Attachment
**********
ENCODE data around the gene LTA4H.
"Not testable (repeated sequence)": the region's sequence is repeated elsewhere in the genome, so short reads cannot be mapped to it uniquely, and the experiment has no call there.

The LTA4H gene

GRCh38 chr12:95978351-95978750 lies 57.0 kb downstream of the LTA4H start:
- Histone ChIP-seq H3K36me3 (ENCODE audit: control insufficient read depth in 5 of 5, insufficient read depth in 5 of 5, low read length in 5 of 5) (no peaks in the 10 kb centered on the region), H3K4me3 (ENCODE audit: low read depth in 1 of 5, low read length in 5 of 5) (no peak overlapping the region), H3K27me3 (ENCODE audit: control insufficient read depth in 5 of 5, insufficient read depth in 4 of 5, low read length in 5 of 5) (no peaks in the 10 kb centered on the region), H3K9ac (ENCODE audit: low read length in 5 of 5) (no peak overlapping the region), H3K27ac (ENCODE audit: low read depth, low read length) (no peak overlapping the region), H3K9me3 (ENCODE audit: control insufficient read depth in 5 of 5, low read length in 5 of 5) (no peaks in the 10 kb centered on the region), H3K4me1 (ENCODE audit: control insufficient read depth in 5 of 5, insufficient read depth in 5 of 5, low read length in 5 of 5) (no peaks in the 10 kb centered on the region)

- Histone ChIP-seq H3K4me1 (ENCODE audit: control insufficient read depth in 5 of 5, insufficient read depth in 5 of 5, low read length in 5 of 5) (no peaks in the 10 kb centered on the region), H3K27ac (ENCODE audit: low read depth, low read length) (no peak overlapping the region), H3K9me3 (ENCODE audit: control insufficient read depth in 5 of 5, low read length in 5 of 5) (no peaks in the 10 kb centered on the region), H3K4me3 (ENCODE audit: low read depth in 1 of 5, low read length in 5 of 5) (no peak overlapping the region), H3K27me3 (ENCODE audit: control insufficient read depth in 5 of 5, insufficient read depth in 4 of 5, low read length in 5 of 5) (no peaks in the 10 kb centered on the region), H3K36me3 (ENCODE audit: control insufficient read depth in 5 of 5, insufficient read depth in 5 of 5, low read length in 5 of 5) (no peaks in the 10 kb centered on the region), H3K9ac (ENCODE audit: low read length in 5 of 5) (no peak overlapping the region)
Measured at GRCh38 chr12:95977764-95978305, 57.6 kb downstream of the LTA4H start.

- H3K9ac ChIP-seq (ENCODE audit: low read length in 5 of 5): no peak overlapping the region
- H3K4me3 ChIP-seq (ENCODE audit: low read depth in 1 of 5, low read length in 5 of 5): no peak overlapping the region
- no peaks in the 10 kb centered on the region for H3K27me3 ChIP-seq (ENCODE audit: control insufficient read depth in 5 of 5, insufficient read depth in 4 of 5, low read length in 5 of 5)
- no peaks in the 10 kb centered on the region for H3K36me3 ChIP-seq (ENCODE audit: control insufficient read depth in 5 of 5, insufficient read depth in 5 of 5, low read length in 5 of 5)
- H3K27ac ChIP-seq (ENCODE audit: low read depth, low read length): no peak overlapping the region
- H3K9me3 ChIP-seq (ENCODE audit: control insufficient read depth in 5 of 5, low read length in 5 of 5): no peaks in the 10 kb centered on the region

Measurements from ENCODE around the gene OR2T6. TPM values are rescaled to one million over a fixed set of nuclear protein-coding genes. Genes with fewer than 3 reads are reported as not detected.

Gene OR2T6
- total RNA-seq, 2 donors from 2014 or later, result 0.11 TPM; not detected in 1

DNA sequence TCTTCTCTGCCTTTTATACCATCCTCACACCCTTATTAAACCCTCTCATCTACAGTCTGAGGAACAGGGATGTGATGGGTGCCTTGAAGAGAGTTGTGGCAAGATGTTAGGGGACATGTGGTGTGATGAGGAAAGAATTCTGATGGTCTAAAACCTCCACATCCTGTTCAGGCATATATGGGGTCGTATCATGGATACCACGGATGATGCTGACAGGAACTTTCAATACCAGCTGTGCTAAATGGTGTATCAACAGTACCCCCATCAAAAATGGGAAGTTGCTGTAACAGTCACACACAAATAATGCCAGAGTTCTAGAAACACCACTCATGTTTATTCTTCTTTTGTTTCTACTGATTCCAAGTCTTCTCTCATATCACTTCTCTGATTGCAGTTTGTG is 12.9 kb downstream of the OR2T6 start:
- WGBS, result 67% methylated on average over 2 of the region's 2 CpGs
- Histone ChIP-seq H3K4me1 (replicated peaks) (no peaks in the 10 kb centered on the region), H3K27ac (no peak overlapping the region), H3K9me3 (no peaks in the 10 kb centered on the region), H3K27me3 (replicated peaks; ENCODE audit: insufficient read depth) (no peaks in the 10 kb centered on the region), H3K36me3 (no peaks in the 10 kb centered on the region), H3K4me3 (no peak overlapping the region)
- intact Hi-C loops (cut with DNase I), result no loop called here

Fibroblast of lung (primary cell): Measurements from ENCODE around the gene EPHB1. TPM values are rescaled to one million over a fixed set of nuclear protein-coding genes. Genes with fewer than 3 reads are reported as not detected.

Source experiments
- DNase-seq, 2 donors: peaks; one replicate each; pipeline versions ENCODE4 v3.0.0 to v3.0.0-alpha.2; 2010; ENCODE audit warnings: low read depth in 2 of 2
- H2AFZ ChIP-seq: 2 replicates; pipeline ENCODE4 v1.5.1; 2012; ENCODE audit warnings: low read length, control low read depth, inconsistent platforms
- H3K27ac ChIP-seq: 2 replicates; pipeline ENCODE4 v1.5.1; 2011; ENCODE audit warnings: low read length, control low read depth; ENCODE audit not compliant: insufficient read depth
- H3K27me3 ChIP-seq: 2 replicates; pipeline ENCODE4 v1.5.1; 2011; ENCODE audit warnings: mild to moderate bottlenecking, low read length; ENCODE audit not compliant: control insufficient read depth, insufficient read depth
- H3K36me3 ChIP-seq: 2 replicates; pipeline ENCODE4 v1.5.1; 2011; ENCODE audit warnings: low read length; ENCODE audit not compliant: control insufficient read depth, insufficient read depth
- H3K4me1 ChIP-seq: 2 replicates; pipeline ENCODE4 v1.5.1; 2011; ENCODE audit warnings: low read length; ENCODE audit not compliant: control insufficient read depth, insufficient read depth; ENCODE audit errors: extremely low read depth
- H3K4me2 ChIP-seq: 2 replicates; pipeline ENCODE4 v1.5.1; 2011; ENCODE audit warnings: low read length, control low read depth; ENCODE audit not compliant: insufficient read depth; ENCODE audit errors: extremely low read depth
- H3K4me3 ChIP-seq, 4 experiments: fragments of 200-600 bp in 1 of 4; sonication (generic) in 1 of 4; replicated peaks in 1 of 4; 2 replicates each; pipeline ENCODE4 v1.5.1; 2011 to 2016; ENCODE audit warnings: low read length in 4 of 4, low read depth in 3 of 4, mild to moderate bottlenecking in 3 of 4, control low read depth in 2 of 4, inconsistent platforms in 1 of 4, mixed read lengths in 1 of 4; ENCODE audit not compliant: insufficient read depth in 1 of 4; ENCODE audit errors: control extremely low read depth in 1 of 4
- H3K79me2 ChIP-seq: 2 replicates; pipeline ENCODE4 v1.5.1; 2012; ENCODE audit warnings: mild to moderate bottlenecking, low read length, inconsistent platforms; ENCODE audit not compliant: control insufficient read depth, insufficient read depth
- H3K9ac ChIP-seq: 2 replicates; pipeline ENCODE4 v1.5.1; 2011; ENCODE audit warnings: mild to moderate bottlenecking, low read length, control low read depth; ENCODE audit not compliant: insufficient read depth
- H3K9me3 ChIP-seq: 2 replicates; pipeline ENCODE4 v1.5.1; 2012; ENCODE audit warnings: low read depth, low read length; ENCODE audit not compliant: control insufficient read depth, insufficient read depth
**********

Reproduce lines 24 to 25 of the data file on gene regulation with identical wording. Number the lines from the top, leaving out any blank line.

- H2AFZ ChIP-seq: 2 replicates; pipeline ENCODE4 v1.5.1; 2012; ENCODE audit warnings: low read length, control low read depth, inconsistent platforms
- H3K27ac ChIP-seq: 2 replicates; pipeline ENCODE4 v1.5.1; 2011; ENCODE audit warnings: low read length, control low read depth; ENCODE audit not compliant: insufficient read depth